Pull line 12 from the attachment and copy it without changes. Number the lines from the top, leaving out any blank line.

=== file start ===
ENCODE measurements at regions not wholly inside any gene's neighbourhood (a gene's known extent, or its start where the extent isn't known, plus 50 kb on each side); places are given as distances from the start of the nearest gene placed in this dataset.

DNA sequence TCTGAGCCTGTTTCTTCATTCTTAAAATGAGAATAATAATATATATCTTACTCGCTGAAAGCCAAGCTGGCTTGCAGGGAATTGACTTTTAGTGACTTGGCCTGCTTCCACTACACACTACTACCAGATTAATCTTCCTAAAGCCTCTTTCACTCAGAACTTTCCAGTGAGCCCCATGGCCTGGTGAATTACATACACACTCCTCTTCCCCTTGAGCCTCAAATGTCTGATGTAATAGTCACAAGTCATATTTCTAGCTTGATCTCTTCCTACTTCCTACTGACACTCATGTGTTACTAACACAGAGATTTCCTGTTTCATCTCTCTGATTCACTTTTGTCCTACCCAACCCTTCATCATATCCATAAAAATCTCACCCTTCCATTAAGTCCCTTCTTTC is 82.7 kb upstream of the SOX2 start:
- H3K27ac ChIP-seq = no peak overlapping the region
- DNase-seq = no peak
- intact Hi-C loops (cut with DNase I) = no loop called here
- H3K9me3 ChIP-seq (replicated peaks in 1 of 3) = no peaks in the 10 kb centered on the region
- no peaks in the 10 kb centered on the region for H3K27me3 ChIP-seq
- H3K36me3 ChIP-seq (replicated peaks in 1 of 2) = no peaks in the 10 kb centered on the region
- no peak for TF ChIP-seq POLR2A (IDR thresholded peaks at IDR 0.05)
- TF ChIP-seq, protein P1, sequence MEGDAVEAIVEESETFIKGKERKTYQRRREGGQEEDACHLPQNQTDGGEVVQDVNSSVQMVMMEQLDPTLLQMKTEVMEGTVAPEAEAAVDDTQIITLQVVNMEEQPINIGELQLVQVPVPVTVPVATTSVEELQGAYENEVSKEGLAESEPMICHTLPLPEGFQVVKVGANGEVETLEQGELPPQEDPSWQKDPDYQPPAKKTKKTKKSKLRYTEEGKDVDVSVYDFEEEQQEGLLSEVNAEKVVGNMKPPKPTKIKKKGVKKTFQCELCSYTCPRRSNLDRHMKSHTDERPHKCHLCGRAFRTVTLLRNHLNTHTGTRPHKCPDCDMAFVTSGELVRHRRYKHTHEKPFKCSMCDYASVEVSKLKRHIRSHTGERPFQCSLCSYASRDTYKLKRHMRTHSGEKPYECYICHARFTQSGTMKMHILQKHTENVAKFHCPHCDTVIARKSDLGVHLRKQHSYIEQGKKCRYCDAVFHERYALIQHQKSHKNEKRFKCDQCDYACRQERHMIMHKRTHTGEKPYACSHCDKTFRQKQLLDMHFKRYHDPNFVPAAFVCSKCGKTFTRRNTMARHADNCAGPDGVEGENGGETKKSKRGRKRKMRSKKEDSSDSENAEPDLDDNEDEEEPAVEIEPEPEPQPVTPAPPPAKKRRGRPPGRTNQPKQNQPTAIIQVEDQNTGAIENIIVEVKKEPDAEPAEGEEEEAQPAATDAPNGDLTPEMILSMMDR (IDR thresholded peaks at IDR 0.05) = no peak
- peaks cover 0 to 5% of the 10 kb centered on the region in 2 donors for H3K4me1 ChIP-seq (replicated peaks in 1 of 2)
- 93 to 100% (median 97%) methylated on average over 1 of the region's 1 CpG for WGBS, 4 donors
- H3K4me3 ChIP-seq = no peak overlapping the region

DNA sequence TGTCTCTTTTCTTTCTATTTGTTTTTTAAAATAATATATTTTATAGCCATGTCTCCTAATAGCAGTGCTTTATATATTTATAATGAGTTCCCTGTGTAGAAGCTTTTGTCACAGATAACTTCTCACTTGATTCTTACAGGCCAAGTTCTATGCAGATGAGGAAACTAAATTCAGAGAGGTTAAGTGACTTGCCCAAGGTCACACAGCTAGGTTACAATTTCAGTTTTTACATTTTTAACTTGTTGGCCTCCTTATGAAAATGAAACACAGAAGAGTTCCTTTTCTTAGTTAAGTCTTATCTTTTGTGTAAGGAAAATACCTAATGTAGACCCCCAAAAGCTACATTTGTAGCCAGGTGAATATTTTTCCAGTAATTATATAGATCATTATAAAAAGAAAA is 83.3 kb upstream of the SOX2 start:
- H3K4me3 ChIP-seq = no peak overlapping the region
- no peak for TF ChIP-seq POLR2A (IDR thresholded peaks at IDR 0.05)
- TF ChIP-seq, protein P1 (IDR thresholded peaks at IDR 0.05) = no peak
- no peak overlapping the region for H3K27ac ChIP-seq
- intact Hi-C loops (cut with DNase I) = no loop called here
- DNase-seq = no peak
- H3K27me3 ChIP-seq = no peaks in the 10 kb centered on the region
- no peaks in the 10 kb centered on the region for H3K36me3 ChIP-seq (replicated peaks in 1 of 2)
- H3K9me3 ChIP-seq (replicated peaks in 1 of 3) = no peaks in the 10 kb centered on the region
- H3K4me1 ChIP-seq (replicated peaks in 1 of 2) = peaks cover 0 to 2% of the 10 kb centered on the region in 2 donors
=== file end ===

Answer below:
- 93 to 100% (median 97%) methylated on average over 1 of the region's 1 CpG for WGBS, 4 donors